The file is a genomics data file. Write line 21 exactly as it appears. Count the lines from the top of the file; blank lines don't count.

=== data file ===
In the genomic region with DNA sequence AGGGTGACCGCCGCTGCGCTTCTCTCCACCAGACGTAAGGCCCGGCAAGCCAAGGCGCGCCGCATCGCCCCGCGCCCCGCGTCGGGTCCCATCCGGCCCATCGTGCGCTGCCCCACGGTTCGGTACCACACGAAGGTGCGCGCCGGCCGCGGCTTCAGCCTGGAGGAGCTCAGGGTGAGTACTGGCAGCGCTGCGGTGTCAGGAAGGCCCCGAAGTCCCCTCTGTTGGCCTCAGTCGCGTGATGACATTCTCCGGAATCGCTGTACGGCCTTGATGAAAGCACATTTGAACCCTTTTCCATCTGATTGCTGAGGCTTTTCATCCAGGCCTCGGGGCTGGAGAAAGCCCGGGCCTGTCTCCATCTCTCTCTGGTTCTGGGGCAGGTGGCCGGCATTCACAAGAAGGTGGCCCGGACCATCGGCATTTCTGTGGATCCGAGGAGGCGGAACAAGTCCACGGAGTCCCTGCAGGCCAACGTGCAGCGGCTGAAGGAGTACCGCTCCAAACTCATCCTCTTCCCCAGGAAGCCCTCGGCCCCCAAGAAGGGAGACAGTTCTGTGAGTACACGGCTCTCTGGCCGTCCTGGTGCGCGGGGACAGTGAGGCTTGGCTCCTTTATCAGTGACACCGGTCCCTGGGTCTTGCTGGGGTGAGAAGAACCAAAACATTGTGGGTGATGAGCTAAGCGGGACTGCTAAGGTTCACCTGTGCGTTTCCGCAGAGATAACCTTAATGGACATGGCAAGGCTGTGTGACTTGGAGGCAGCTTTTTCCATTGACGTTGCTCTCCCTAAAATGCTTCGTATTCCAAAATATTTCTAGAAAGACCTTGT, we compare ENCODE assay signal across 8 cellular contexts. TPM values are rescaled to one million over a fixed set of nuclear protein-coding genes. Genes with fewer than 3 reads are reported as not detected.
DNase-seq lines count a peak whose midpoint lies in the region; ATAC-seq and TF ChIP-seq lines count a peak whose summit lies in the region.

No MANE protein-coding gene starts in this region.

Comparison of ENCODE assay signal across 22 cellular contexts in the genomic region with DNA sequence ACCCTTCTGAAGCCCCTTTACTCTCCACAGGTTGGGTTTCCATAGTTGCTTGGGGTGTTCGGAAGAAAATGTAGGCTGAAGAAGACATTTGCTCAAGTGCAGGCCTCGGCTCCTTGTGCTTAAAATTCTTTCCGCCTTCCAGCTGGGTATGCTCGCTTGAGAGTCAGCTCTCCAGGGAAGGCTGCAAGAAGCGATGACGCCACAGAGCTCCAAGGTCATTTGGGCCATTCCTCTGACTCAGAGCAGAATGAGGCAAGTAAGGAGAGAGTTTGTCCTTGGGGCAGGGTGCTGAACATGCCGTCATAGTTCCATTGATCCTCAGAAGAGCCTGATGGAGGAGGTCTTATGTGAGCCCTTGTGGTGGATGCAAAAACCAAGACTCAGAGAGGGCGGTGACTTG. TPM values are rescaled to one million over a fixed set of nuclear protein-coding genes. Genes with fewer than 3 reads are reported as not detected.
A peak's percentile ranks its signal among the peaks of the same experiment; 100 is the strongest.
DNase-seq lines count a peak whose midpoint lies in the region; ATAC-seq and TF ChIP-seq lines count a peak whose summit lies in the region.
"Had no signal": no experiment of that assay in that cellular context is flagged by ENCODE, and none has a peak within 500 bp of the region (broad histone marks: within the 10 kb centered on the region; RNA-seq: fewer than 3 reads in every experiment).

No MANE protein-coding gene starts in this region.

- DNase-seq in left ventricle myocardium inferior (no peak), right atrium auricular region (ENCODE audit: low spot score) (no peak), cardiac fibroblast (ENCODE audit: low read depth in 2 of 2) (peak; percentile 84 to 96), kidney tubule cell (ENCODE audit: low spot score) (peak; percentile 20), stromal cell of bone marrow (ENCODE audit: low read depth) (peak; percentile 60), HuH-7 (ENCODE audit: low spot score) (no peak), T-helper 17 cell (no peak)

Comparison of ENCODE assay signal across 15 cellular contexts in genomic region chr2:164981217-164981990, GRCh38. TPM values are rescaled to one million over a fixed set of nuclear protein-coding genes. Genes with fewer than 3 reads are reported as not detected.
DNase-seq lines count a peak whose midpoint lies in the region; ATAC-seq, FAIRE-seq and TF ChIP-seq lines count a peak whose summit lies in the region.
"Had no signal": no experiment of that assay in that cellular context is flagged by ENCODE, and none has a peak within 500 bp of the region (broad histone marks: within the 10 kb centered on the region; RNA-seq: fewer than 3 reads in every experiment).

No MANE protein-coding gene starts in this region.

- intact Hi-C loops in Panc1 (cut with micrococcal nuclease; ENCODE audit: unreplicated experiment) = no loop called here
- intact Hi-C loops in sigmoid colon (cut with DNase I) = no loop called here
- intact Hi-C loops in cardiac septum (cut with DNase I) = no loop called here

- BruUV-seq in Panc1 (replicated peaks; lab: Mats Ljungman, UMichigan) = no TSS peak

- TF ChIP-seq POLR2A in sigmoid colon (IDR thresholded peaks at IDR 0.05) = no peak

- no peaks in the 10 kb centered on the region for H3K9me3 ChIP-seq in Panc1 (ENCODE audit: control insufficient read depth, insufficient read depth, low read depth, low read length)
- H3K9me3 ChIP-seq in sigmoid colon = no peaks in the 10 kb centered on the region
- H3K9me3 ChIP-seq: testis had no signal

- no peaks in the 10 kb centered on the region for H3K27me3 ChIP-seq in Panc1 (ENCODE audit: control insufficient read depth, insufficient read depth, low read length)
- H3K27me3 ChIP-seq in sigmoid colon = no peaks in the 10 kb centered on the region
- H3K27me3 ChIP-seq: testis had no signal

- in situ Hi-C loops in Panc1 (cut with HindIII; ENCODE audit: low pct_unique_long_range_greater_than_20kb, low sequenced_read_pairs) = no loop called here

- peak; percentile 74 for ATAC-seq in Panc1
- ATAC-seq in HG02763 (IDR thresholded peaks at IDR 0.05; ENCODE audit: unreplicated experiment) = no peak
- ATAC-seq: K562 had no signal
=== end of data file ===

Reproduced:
- H3K9me3 ChIP-seq: testis had no signal